He was one of the most celebrated blues artists of his era, a visionary Chicago singer-songwriter who mentored Muddy Waters, introduced the music to Europe and inspired no less than Eric Clapton, Ray Davies and Pete Townshend (as they've all acknowledged).
But Big Bill Broonzy has been virtually forgotten by the popular culture he helped shape.
In this centennial year of the birth of Robert Johnson, who long ago became a commercial juggernaut and an object of media adoration, Broonzy seems unjustly eclipsed.
Which is why an important new book, "I Feel So Good: The Life and Times of Big Bill Broonzy" (University of Chicago Press) comes not a moment too soon. In its pages, author Bob Riesman pieces together fragments of a hitherto under-documented life, giving Broonzy's achievements the honor they deserve. Broonzy songs such as "Key to the Highway," "Just a Dream" and "Black, Brown and White Blues" have endured as classics, and Riesman's writing gives context to their creation.
He also shows Broonzy's eloquence in addressing the high toll of racism – expressed through Broonzy's songs and commentary – and traces the man's mercurial ability to transform himself from country blues singer to urban blues star to international musical celebrity (albeit an oft-impoverished one).
All of which makes one wonder why Broonzy has faded from the popular imagination.
"The timing of his death was unfortunate," says Riesman, of a musician who died in 1958 (Broonzy was born either in Mississippi in 1893, as he said, or in Arkansas in 1903, as Riesman asserts).
"There's a sad irony to his death, because it occurred at a time that forces he had set in motion really gathered momentum, in the late '50s and surged in the '60s," adds Riesman.
"For example, there's a set of acoustic blues musicians who had not recorded for decades, who, due to the diligent efforts of young white fans, were rediscovered: Son House, Mississippi John Hurt, Skip James. All re-emerged at that time and were able to come perform … across the country. And they deserved the (belated) prominence they got."
Broonzy's death denied him that kind of career resurgence, though his tireless concertizing across the U.S. and Europe – and his appearances on recordings and in documentary film – set the stage for the triumphs of so many others.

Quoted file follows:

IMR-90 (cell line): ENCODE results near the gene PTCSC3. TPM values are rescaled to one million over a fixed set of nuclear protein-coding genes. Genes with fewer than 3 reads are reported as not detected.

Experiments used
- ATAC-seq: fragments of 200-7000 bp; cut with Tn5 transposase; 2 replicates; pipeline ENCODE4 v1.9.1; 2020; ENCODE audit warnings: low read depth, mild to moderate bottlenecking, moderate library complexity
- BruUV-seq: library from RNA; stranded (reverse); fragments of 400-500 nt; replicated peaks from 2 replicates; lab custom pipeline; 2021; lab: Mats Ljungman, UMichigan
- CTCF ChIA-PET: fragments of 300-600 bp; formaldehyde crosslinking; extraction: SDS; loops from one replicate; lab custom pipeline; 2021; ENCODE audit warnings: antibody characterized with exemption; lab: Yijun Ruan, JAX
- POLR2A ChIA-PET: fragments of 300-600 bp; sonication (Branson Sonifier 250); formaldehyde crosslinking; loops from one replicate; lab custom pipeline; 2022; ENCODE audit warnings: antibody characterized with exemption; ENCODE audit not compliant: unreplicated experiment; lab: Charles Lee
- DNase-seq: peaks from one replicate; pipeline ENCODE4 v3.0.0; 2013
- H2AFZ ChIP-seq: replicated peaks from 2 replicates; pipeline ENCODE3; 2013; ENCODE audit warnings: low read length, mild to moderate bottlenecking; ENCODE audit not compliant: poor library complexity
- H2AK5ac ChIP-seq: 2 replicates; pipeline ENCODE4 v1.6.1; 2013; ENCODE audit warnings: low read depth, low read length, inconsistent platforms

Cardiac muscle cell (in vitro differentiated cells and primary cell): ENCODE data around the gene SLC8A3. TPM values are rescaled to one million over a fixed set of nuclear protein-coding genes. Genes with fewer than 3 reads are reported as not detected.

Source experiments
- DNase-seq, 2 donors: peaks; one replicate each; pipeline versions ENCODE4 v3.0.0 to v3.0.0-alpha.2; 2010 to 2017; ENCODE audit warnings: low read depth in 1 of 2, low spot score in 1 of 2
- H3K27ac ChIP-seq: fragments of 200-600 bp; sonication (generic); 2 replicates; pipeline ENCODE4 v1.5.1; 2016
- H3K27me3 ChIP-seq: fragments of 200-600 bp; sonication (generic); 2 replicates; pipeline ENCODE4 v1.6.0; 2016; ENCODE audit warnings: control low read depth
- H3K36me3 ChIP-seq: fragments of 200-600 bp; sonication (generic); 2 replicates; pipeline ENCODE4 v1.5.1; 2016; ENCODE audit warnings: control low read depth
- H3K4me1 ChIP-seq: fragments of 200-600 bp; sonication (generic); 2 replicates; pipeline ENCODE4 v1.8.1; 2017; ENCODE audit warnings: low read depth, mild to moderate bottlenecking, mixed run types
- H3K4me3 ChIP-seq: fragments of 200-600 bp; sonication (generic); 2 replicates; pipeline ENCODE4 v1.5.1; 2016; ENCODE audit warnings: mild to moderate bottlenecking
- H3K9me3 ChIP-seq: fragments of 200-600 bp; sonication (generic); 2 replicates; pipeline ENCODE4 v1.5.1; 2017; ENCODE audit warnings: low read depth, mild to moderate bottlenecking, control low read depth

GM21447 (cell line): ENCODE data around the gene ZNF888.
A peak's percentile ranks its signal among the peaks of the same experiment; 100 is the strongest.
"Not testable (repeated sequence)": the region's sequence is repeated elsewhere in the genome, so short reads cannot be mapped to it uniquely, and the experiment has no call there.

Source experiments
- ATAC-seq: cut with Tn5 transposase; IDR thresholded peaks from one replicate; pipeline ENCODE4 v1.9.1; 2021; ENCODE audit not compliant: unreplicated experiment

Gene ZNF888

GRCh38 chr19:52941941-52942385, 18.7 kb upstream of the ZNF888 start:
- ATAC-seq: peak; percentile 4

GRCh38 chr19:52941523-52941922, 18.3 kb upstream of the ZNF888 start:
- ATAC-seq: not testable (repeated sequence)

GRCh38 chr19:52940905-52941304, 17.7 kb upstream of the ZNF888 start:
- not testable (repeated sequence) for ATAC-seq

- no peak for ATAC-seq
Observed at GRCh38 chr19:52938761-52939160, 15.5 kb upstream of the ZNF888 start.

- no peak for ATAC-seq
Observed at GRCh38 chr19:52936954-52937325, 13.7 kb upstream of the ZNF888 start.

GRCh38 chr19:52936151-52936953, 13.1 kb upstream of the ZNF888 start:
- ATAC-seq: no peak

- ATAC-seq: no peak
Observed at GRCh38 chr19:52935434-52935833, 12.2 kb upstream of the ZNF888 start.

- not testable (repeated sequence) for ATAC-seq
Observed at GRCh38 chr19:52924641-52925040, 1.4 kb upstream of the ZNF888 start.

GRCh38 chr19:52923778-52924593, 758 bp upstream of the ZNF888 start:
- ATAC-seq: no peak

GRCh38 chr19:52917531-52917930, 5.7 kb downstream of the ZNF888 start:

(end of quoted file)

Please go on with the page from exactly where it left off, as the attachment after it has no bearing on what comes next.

As for why Robert Johnson, by contrast, has enjoyed near-deification in our popular culture, Riesman cites Columbia Records' 1961 release of "Robert Johnson: King of the Delta Blues Singers," a reissue that introduced Johnson him to new public and reignited interest in the work of a singular blues creator.
Broonzy's achievements may never be as widely celebrated as Johnson's, yet they're similarly revered by those familiar with his deft guitar playing and seductive vocals.
Yet you can't tell the story of Broonzy without acknowledging the work of Chicago author and music lover Studs Terkel, who called Broonzy "the king of blues singers." Terkel championed Broonzy at every turn, featuring him regularly on WFMT 98.7 FM and interviewing him in depth in a series of recordings that would be released in 1961 as "The Big Bill Broonzy Story." No one did more to argue Broonzy's case than Terkel.
Because hard-and-fast documentation of Broonzy's early life is scarce, Riesman makes some rather sizable deductions in this biography. The pages in which Riesman examines Broonzy's early years, for instance, are peppered with phrases such as "more likely," "most likely," "the probability" and other estimations that do not carry the weight of fact. Yet Riesman builds many of his theses upon them.
Yet these assertions – all open to debate – ultimately prove less important than Riesman's bigger, broader portrait of Broonzy as a blues innovator who profoundly altered the course of the music yet was swindled by his employers, most notably impresario Lester Melrose (whose brother, Walter, similarly had robbed the jazz pioneer Jelly Roll Morton).
Thanks to Riesman, Broonzy's story now can be heard in full – or at least as fully as is possible to reconstruct at this late date.
"The real old time singers who worked in the fields, there's almost none of them left now," Broonzy is quoted as saying in the book. "I'm 58 and caretaker (janitor) of a college now. You can't make a living with the real blues no longer, man."
But you can hear why Broonzy still ranks among the giants.
Glen Ellyn jazz
The fifth annual Jazz Fest Glen Ellyn will run 3 to 10 p.m. July 9 along the western suburb's Main Street, roughly between Crescent Boulevard and Pennsylvania Avenue. The lineup will feature Two for Brazil at 3 p.m.; Alison Ruble Group, with John McLean, 4:30 p.m.; Orbert Davis Quintet, 6 p.m.; Marshall Vente & Tropicale, 7:30 p.m.; and Mike Allemana Organ Quartet, featuring Scott Burns, 9 p.m.
Admission is free. For details, visit jazzfestglenellyn.org.
Mike Jones at the Mill
Pianist Mike Jones, who plays for Penn & Teller's show at the Rio in Las Vegas, made his annual pilgrimage to Chicago over the weekend and sounded in particularly high spirits Saturday night at the Green Mill Jazz Club. The bluesy sensibility he showed in "I've Got the World on a String," the phenomenal high velocity he brought to "The Sheik of Araby" and the sweetly understated melodies he spun in "But Not for Me" attested to the increasing expressive breadth of his music-making. The man never has sounded better.
Printers Row Lit Fest
Howard Reich will interview Bob Riesman, author of "I Feel So Good: The Life and Times of Big Bill Broonzy," and Michael Charry, author of "George Szell: A Life of Music," 11 a.m. Saturday at the Center Stage of the Printers Row Lit Fest, on and around Dearborn Street, from Harrison to Polk Streets.
The 27th annual Chicago Tribune Printers Row Lit Fest is June 4-5. More information and tickets: chicagotribune.com/printersrowlitfest.Copyright © 2015, Los Angeles Times